Chaotic scenes from the Kabul airport show that Afghans, desperate to flee the country, don’t believe the Taliban’s softer tone or promises to maintain women’s rights, a former CIA intelligence officer told Fox News in an exclusive interview.
Shannon Spann, the widow of a fellow CIA officer who was the first American service member to be killed in combat in Afghanistan soon after the 9/11 terrorist attacks, also reflected on children and women she met in the Middle Eastern nation during the U.S.’ intervention and what their lives will look like with the Taliban back in power.
“You don’t have to look further than the airport in Kabul to see that local Afghans don’t believe [the Taliban’s] story of ‘we’re going to be peaceful, we’re not going to do reprisals, we’re going to invite participation from women,'” Spann told Fox News. “People literally clinging to the landing gear of aircraft to try to get away from the story that they know is about to be written.”
The Hamid Karzai International Airport outside of Kabul fell into chaos as the Taliban seized the city, with Afghans and people from foreign nations, including U.S. citizens, flooding the site to escape the country. The mayhem led to several deaths. Video showed people clinging onto aircraft, and human remains were found in the wheel well of a U.S. military plane.
In the Taliban’s first news conference in Kabul, spokesperson Zabihullah Mujahid said Afghans who helped the U.S. would not face retaliation and that women would have their rights guaranteed “within the framework of Shariah.” Such commitments, if followed through, would be a significant break from the Taliban that controlled the Afghanistan prior to the U.S. intervention, though there have already been reports of executions and forced marriages.
Believing that the Taliban is painting a false narrative as killings continue, Spann reflected on women and children she met in Afghanistan soon after the U.S. entered Afghanistan.
She described meeting young children, the same ages as her children, who she met in an orphanage during a 2002 trip to Afghanistan for a ceremony honoring her late husband.
“They greeted us with such friendship,” Spann, who left the CIA in 2009, told Fox News. “They had such resilient joy on their faces.”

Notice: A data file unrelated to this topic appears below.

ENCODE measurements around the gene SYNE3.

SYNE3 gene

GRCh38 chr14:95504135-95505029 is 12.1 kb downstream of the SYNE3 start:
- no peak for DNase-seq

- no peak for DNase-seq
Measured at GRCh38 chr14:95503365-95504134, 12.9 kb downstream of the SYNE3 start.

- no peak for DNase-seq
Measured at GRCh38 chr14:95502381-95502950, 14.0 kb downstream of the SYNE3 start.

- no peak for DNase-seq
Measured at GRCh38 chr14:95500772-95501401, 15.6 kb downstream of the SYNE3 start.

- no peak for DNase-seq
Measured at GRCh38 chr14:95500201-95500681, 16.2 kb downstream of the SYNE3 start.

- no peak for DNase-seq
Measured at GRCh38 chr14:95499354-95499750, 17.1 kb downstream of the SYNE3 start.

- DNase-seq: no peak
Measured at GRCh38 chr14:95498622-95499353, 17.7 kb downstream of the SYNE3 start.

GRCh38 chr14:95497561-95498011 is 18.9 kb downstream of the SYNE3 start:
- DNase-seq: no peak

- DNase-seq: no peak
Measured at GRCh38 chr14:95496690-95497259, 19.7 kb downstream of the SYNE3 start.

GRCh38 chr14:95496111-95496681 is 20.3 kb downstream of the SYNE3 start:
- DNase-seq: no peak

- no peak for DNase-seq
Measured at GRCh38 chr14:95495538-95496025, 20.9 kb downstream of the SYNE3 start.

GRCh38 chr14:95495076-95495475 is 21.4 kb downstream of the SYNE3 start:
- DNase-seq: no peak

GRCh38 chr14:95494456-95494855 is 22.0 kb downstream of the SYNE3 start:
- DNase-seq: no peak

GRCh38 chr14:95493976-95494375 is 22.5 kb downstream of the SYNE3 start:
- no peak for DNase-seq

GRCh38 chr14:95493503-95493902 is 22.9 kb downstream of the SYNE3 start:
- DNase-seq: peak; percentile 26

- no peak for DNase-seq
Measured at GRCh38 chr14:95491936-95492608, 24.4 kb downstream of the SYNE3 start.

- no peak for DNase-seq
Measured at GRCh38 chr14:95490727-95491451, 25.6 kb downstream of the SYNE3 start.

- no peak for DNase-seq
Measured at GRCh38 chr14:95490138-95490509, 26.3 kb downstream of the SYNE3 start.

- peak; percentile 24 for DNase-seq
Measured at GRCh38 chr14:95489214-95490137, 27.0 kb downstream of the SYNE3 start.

“I can’t stop thinking this week about those children,” she continued. “Now those children are in their 20s and 30s, like my children are. What will their life look like now?”
On the same trip, Spann said she was able to join a women’s council with multigenerational women.
They “were just crying and holding my hand, thanking us for U.S involvement in their struggle and telling me stories about how they were prisoners in their own homes before when the Taliban was controlling their county,” Spann told Fox News. “I wonder today, what has become of those women.”
President Biden said Monday during an address that he stood behind his decision to withdraw U.S. troops from Afghanistan, even though the Taliban swept through the nation.
“I’m deeply disappointed in President Biden’s defiant stance in his address to the nation,” Spann told Fox News. “In times of conflict, excellent leaders keep people bigger than the problem.”
“We utterly failed at keeping people bigger than the problem,” Spann continued.
Spann told Fox News that the U.S. neglected to keep the vision of the people involved, including operators, military personnel who had devoted 20 years to the mission in Afghanistan, Gold Star families, the women and children Spann met and the Afghan society as a whole.
“We prioritized a narrow subset of a problem over all of those people,” Spann said.
She told Fox News that it was “unconscionable” that the U.S. had no plan to “evacuate the most vulnerable of our friends and partners.”